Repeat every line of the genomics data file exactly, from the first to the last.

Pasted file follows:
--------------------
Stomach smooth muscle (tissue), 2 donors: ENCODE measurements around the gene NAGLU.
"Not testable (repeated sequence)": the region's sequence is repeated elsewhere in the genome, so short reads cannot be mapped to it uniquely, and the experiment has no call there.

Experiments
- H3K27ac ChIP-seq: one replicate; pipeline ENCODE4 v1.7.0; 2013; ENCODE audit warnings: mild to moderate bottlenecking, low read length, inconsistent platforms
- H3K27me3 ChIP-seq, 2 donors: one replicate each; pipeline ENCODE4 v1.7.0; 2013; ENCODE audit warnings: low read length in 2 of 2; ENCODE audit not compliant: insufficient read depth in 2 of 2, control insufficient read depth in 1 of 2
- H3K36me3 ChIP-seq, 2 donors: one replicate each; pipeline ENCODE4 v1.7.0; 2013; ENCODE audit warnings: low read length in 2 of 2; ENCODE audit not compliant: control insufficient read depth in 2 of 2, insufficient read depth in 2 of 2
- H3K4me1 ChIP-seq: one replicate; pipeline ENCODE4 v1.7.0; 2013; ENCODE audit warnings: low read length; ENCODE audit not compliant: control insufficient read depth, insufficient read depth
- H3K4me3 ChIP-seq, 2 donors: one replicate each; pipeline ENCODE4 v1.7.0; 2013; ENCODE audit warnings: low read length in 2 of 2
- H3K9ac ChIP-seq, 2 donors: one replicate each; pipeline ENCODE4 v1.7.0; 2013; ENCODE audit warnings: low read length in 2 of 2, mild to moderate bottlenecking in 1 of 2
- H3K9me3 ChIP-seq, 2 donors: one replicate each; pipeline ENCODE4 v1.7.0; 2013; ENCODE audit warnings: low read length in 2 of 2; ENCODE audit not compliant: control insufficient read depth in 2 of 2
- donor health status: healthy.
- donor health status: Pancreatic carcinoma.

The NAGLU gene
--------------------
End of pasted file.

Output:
Stomach smooth muscle (tissue), 2 donors: ENCODE measurements around the gene NAGLU.
"Not testable (repeated sequence)": the region's sequence is repeated elsewhere in the genome, so short reads cannot be mapped to it uniquely, and the experiment has no call there.

Experiments
- H3K27ac ChIP-seq: one replicate; pipeline ENCODE4 v1.7.0; 2013; ENCODE audit warnings: mild to moderate bottlenecking, low read length, inconsistent platforms
- H3K27me3 ChIP-seq, 2 donors: one replicate each; pipeline ENCODE4 v1.7.0; 2013; ENCODE audit warnings: low read length in 2 of 2; ENCODE audit not compliant: insufficient read depth in 2 of 2, control insufficient read depth in 1 of 2
- H3K36me3 ChIP-seq, 2 donors: one replicate each; pipeline ENCODE4 v1.7.0; 2013; ENCODE audit warnings: low read length in 2 of 2; ENCODE audit not compliant: control insufficient read depth in 2 of 2, insufficient read depth in 2 of 2
- H3K4me1 ChIP-seq: one replicate; pipeline ENCODE4 v1.7.0; 2013; ENCODE audit warnings: low read length; ENCODE audit not compliant: control insufficient read depth, insufficient read depth
- H3K4me3 ChIP-seq, 2 donors: one replicate each; pipeline ENCODE4 v1.7.0; 2013; ENCODE audit warnings: low read length in 2 of 2
- H3K9ac ChIP-seq, 2 donors: one replicate each; pipeline ENCODE4 v1.7.0; 2013; ENCODE audit warnings: low read length in 2 of 2, mild to moderate bottlenecking in 1 of 2
- H3K9me3 ChIP-seq, 2 donors: one replicate each; pipeline ENCODE4 v1.7.0; 2013; ENCODE audit warnings: low read length in 2 of 2; ENCODE audit not compliant: control insufficient read depth in 2 of 2
- donor health status: healthy.
- donor health status: Pancreatic carcinoma.

The NAGLU gene